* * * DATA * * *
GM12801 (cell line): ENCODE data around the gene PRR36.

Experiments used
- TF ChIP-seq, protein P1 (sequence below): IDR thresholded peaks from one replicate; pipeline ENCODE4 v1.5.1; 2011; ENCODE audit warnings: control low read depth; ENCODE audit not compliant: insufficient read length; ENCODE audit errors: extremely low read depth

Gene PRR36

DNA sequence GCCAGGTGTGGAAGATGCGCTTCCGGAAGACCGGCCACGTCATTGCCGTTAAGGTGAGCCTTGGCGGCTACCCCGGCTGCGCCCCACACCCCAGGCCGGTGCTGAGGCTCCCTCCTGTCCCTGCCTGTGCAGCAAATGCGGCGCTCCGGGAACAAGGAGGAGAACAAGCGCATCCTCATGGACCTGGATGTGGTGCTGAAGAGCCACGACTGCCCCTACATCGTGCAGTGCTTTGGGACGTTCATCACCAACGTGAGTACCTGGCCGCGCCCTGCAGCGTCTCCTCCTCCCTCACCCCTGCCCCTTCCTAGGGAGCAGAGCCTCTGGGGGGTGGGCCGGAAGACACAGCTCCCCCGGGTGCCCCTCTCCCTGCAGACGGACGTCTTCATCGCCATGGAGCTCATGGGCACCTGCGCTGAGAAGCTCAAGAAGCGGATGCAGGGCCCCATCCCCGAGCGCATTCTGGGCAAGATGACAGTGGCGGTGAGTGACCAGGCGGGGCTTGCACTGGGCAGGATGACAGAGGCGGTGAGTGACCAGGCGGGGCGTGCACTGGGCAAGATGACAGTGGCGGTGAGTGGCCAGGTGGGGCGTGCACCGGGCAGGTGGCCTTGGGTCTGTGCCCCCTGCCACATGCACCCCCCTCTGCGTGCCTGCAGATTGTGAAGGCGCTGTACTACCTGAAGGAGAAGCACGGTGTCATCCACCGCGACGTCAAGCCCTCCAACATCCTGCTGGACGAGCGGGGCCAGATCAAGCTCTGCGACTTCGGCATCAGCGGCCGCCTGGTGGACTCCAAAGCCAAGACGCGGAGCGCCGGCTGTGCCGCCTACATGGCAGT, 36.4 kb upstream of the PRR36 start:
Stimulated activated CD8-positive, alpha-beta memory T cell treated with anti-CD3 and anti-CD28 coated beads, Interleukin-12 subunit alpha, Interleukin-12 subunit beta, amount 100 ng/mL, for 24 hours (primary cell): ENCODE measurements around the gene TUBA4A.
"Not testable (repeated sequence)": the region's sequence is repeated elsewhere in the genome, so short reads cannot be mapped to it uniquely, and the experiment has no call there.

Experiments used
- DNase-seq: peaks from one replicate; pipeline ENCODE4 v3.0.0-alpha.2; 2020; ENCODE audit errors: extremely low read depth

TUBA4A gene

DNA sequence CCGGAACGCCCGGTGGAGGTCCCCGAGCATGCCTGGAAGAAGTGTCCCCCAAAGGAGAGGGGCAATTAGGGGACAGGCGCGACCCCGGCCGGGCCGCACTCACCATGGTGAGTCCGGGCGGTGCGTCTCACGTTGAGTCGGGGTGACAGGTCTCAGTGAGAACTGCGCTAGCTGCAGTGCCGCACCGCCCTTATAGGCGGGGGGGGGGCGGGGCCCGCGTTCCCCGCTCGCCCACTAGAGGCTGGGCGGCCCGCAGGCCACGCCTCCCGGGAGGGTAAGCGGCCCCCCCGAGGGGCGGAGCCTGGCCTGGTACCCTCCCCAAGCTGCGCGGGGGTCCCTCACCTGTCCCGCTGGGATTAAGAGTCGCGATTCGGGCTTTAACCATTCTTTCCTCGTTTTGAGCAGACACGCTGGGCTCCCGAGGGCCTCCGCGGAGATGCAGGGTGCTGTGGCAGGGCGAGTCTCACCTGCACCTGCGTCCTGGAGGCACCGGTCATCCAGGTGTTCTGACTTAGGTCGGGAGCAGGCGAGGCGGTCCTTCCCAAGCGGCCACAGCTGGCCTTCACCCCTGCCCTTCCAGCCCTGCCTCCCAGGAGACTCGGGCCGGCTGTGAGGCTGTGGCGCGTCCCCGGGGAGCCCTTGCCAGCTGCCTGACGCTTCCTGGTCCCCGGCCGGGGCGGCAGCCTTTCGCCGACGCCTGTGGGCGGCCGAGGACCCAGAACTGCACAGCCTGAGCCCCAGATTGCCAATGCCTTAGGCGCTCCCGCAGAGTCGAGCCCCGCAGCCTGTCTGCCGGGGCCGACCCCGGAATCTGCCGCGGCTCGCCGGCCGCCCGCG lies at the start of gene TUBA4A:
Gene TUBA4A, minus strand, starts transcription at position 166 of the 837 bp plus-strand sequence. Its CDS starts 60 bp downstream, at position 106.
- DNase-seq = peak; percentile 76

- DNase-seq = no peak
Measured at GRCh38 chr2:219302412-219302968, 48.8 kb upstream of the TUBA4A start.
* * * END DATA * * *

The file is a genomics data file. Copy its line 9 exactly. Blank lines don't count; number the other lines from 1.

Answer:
- DNase-seq: peaks from one replicate; pipeline ENCODE4 v3.0.0-alpha.2; 2020; ENCODE audit errors: extremely low read depth